On November 8th, 2011, asteroid" 2005 YU55 " will come safely past the Earth. Measuring 1,300 foot wide, the asteroid will fly past Earth a little closer than the moon's orbit. Tracking the space rock will be NASA's scientists. Using the antennas of NASA's Deep Space Network at Goldstone, California, scientists will be able to scan it during its passing.
Asteroid 2005 YU55 will be tracked starting on November 4th. For at least four hours a day, from November 6th through November 10th, the aircraft carrier sized YU55 will continually be tracked by Goldstone. In 2010, the asteroid was slowly spinning with a turning point of about 18 hours. The surface of YU55 was observed to be darker than charcoal. The November encounter with the asteroid will be the closest it has come to Earth for at least the last 200 years.
Discovered in December 28, 2005 by Robert McMillian of the Spacewatch Program at the University of Arizona, Tucson, it's approach will be from the sunward side making it difficult to view in visible light until after it has made its closest pass.
Similar to comet Elenin, Asteroid 2055 YU55 will not have any physical effects on Earth, regarding earthquakes and tidal waves. The gravitational effect on the Earth will be so small that it will be immeasurable.
Scientists will use the Goldstone and Arecibo antennas to bounce radio waves off the Asteroid. The returning radio waves will be collected then analyzed. Hoping to learn more about YU55, scientists hope to capture images from Goldstone as fine as 7 feet per pixel. With this information images can be transformed into 3-D shapes with features and spin rates identified.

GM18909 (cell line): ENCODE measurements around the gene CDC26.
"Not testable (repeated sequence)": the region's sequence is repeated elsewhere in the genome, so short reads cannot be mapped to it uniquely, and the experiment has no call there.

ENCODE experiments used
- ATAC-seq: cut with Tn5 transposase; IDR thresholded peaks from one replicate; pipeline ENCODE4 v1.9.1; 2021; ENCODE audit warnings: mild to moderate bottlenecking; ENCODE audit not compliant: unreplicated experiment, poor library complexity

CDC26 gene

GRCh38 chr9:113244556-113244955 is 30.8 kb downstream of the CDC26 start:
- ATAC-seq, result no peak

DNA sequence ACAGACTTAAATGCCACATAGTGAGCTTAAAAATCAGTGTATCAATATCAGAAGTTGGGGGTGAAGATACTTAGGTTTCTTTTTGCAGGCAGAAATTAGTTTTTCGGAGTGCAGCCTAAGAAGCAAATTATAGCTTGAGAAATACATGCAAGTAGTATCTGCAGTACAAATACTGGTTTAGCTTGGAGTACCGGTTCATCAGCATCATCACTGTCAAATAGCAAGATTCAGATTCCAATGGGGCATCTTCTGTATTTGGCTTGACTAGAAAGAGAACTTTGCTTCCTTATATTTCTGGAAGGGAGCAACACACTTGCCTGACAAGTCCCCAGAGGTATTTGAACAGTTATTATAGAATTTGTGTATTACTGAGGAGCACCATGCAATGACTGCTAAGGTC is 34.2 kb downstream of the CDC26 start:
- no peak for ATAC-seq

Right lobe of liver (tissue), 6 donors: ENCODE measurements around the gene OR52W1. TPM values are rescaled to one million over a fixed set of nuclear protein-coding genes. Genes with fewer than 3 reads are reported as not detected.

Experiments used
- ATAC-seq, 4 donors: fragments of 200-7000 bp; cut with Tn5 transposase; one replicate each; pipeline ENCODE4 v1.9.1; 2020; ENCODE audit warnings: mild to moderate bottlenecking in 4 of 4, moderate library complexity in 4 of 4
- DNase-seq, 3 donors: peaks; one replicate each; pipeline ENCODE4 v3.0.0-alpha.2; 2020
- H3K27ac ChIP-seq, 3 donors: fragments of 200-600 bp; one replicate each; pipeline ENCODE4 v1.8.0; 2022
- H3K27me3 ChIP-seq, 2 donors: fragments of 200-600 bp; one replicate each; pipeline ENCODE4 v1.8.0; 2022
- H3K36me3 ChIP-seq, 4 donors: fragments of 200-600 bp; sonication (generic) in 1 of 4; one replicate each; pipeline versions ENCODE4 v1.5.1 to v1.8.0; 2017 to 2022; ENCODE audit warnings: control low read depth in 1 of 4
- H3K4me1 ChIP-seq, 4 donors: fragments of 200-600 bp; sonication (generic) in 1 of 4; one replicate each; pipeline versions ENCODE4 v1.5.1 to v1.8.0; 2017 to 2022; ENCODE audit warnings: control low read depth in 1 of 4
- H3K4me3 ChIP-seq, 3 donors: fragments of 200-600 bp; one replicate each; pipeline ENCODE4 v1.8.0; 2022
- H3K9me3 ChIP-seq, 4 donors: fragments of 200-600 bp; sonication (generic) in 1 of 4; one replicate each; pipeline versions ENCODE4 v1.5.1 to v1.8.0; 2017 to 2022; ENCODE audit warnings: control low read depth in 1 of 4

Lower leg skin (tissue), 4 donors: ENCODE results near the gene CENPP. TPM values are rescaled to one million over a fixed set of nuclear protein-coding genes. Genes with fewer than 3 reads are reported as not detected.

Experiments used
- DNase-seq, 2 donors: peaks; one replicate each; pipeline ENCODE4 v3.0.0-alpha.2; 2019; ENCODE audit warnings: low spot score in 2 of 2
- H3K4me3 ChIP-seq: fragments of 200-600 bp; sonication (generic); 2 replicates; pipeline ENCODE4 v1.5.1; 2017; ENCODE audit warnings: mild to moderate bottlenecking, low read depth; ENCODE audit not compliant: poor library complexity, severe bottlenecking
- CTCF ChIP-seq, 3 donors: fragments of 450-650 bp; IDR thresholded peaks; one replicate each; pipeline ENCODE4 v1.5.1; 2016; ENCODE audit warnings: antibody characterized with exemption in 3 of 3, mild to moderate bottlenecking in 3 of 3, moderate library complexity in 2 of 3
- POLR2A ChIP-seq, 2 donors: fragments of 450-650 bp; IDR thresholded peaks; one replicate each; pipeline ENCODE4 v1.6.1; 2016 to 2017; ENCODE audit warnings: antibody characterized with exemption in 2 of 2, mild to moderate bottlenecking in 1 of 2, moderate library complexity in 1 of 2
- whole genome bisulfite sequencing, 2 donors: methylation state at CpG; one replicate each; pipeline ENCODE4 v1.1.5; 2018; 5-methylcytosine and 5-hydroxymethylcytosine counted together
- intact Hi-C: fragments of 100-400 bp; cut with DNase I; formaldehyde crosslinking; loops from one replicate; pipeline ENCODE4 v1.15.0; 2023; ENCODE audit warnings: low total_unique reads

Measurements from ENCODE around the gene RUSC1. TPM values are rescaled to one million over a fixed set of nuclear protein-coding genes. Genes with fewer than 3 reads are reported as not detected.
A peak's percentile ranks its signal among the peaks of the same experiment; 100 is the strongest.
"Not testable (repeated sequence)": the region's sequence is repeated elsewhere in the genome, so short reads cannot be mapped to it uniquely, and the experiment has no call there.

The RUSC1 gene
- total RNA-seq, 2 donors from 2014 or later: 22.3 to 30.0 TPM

Using ground and space telescopes, NASA detects, tracks and characterizes asteroids and comets that pass close to Earth. The Near-Earth Object Observations Program, known as "Spaceguard" discovers asteroid and comets, then plots their orbits to ascertain if any are potentially hazardous to Earth.
Orbiting the sun once ever 14 years, YU55 will not collide with Earth for a least a century. Still officially labelled a potentially hazardous object, if the asteroid were to hit the earth it would have a force equivalent to 65,000 atomic bombs and would leave a crater 2,000 feet deep and 6 miles wide.
In 1976, a space rock as big as YU55 came close to Earth, but at the time astronomers had no knowledge of the flyby. The next known occurence of an asteroid this large near Earth will be in 2028, when asteroid 2001 WN5 will come withing 0.6 lunar distances. Discovered by the LONEOS Project at Anderson Mesa on November 20, 2001, WN5 was classified as a Potentially Hazardous Asteroid. It will pass within 250,000km from the Earth on June 26,2028.
Any amateur astronomers who want to take a look at YU55 will need to use a telescope with an aperture of 6 inches or larger. Even though you will not be able to observe the asteroid with the naked eye, a pair of binoculars will also work.